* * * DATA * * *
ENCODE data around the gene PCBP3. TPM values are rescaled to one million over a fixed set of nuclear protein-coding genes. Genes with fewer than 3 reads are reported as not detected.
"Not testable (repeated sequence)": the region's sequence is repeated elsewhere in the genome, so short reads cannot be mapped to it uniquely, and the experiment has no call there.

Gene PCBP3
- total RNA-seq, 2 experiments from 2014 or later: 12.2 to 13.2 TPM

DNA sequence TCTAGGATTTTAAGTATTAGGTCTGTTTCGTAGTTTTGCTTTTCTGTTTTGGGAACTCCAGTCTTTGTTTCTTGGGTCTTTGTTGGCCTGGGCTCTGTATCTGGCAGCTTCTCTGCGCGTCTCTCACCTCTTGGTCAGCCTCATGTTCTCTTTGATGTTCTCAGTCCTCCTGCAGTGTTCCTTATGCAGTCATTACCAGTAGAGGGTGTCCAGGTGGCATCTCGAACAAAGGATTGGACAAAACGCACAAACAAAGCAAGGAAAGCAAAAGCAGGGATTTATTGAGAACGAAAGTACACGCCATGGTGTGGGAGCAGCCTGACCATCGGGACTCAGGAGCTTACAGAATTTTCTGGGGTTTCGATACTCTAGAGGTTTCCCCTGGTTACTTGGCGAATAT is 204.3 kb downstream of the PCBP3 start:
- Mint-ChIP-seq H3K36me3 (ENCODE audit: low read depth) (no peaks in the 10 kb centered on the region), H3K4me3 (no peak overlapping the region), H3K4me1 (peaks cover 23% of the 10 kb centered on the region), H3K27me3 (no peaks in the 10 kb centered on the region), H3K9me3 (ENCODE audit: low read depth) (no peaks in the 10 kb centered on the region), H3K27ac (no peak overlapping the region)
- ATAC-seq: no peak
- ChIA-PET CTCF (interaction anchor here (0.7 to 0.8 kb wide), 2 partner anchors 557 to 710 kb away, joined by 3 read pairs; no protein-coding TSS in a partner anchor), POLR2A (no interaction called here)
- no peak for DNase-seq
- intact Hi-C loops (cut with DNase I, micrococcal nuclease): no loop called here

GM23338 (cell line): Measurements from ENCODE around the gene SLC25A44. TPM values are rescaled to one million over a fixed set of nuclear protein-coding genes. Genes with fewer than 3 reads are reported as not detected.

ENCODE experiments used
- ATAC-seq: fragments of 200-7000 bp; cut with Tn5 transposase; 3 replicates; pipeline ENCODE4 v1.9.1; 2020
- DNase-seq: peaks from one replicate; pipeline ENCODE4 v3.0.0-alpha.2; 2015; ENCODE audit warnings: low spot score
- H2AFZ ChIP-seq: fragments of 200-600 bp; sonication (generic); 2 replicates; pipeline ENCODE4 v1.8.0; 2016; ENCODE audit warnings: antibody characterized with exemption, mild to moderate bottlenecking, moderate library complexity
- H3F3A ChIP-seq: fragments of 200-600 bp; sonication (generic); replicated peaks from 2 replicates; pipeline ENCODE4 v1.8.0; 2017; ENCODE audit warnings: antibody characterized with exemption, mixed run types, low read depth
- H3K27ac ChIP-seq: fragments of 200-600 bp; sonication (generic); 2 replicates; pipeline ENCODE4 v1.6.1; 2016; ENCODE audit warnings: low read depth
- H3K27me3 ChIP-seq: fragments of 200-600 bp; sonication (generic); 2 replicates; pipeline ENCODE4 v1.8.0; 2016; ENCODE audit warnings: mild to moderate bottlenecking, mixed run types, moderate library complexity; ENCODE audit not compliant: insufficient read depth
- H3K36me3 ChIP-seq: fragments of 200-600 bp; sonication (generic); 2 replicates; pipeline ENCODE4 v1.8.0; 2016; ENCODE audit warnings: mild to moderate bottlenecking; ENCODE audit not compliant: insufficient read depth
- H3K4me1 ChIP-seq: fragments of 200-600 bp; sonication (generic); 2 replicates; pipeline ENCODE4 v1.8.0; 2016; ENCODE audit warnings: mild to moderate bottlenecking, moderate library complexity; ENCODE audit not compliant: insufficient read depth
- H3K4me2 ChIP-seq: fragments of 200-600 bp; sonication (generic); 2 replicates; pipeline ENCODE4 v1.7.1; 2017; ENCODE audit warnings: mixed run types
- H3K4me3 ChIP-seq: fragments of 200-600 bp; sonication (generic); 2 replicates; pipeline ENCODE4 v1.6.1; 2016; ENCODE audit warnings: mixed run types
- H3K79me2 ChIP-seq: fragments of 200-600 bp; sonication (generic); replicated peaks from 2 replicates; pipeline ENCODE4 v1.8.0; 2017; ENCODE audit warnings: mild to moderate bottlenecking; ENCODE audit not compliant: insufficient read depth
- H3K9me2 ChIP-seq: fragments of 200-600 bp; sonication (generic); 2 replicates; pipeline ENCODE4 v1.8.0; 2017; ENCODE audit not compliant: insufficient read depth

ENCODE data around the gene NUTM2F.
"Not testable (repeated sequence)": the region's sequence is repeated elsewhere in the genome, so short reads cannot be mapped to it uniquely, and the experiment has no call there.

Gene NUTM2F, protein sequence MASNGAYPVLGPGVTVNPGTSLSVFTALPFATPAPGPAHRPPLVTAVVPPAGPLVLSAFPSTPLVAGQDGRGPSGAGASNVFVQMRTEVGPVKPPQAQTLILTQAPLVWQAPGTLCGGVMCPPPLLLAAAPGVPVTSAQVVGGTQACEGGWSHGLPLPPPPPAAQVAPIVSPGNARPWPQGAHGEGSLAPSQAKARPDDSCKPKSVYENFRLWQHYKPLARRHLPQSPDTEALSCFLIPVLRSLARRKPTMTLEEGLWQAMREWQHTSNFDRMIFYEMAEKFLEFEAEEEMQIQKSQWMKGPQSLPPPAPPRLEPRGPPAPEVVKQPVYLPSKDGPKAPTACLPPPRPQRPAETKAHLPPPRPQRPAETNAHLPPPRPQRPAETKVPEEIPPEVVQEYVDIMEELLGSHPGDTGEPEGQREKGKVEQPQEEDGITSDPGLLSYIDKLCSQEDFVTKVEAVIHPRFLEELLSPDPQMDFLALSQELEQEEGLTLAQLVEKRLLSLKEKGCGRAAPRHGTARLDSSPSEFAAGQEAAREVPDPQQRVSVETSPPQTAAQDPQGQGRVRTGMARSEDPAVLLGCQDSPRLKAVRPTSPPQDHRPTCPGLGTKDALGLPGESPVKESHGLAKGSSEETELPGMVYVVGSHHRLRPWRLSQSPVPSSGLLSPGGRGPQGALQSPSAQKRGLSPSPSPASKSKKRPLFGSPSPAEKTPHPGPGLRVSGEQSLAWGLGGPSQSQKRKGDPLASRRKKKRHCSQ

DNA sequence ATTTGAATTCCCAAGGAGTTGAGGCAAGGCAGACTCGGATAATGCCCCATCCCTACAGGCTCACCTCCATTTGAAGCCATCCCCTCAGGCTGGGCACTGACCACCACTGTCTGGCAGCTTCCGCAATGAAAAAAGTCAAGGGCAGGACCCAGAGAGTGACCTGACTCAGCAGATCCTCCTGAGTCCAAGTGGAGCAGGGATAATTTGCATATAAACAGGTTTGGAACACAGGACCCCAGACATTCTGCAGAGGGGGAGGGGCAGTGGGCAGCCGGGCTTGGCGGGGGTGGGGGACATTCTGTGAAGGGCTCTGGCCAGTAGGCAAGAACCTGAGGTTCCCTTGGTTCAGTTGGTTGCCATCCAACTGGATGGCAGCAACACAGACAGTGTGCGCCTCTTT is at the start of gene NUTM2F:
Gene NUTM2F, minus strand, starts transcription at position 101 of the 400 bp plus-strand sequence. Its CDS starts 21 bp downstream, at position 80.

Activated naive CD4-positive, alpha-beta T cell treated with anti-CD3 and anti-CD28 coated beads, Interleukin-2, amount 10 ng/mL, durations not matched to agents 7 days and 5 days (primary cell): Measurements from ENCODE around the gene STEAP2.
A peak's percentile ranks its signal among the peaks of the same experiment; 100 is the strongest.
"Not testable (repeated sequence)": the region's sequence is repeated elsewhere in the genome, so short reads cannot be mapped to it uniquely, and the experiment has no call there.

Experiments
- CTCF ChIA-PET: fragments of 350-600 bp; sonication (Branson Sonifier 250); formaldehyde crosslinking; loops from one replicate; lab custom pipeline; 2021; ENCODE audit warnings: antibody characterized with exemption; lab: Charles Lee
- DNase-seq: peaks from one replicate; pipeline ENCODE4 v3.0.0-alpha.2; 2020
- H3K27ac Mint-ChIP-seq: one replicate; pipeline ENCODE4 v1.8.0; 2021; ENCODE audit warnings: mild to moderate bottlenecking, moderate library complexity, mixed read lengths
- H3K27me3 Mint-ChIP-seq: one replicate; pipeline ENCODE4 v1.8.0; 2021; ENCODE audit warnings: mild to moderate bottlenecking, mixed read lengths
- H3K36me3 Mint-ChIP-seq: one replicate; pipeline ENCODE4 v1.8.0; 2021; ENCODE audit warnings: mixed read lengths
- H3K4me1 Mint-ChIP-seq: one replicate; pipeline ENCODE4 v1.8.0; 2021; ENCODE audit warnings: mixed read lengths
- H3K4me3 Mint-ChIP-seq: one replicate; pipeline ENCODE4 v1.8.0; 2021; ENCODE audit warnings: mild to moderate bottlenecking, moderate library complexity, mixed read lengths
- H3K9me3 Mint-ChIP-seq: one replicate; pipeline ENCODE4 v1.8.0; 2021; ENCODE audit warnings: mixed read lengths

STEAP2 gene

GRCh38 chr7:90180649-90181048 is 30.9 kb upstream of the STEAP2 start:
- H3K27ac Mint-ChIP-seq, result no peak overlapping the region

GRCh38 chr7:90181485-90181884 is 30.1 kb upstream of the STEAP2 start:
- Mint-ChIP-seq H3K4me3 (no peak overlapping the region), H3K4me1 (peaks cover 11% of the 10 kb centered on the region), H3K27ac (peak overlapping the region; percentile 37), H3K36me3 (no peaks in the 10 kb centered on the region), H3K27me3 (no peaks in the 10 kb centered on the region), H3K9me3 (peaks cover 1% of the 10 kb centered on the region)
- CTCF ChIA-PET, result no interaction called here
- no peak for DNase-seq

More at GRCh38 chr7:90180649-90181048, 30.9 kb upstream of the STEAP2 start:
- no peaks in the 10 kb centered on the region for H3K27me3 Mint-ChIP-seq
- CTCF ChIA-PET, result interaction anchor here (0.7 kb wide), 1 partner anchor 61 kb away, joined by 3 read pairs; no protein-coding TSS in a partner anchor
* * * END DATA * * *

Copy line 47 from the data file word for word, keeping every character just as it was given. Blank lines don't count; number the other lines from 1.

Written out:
- CTCF ChIA-PET, result no interaction called here